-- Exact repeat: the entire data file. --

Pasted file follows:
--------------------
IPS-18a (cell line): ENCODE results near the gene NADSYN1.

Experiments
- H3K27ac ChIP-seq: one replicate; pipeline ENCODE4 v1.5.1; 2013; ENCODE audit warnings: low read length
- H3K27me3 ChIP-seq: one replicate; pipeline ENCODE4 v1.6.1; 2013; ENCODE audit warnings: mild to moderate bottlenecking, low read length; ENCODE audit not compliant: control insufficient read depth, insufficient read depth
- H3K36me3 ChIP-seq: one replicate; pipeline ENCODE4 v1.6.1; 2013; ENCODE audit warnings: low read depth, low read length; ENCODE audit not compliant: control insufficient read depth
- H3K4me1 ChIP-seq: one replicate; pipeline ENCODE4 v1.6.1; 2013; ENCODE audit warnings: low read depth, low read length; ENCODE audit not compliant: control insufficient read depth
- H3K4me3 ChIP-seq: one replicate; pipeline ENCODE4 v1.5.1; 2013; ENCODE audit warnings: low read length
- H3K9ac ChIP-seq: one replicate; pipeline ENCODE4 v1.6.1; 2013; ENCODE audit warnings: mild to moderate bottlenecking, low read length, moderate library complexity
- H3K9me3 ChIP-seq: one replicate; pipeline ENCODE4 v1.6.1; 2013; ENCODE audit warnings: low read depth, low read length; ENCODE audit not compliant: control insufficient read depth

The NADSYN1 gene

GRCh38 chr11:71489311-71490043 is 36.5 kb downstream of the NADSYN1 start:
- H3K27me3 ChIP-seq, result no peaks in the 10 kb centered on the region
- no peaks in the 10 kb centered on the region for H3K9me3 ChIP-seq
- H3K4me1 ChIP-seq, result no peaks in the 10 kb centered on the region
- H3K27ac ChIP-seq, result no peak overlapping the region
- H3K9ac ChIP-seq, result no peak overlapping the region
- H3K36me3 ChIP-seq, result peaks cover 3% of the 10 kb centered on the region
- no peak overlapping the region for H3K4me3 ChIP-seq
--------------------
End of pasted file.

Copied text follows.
IPS-18a (cell line): ENCODE results near the gene NADSYN1.

Experiments
- H3K27ac ChIP-seq: one replicate; pipeline ENCODE4 v1.5.1; 2013; ENCODE audit warnings: low read length
- H3K27me3 ChIP-seq: one replicate; pipeline ENCODE4 v1.6.1; 2013; ENCODE audit warnings: mild to moderate bottlenecking, low read length; ENCODE audit not compliant: control insufficient read depth, insufficient read depth
- H3K36me3 ChIP-seq: one replicate; pipeline ENCODE4 v1.6.1; 2013; ENCODE audit warnings: low read depth, low read length; ENCODE audit not compliant: control insufficient read depth
- H3K4me1 ChIP-seq: one replicate; pipeline ENCODE4 v1.6.1; 2013; ENCODE audit warnings: low read depth, low read length; ENCODE audit not compliant: control insufficient read depth
- H3K4me3 ChIP-seq: one replicate; pipeline ENCODE4 v1.5.1; 2013; ENCODE audit warnings: low read length
- H3K9ac ChIP-seq: one replicate; pipeline ENCODE4 v1.6.1; 2013; ENCODE audit warnings: mild to moderate bottlenecking, low read length, moderate library complexity
- H3K9me3 ChIP-seq: one replicate; pipeline ENCODE4 v1.6.1; 2013; ENCODE audit warnings: low read depth, low read length; ENCODE audit not compliant: control insufficient read depth

The NADSYN1 gene

GRCh38 chr11:71489311-71490043 is 36.5 kb downstream of the NADSYN1 start:
- H3K27me3 ChIP-seq, result no peaks in the 10 kb centered on the region
- no peaks in the 10 kb centered on the region for H3K9me3 ChIP-seq
- H3K4me1 ChIP-seq, result no peaks in the 10 kb centered on the region
- H3K27ac ChIP-seq, result no peak overlapping the region
- H3K9ac ChIP-seq, result no peak overlapping the region
- H3K36me3 ChIP-seq, result peaks cover 3% of the 10 kb centered on the region
- no peak overlapping the region for H3K4me3 ChIP-seq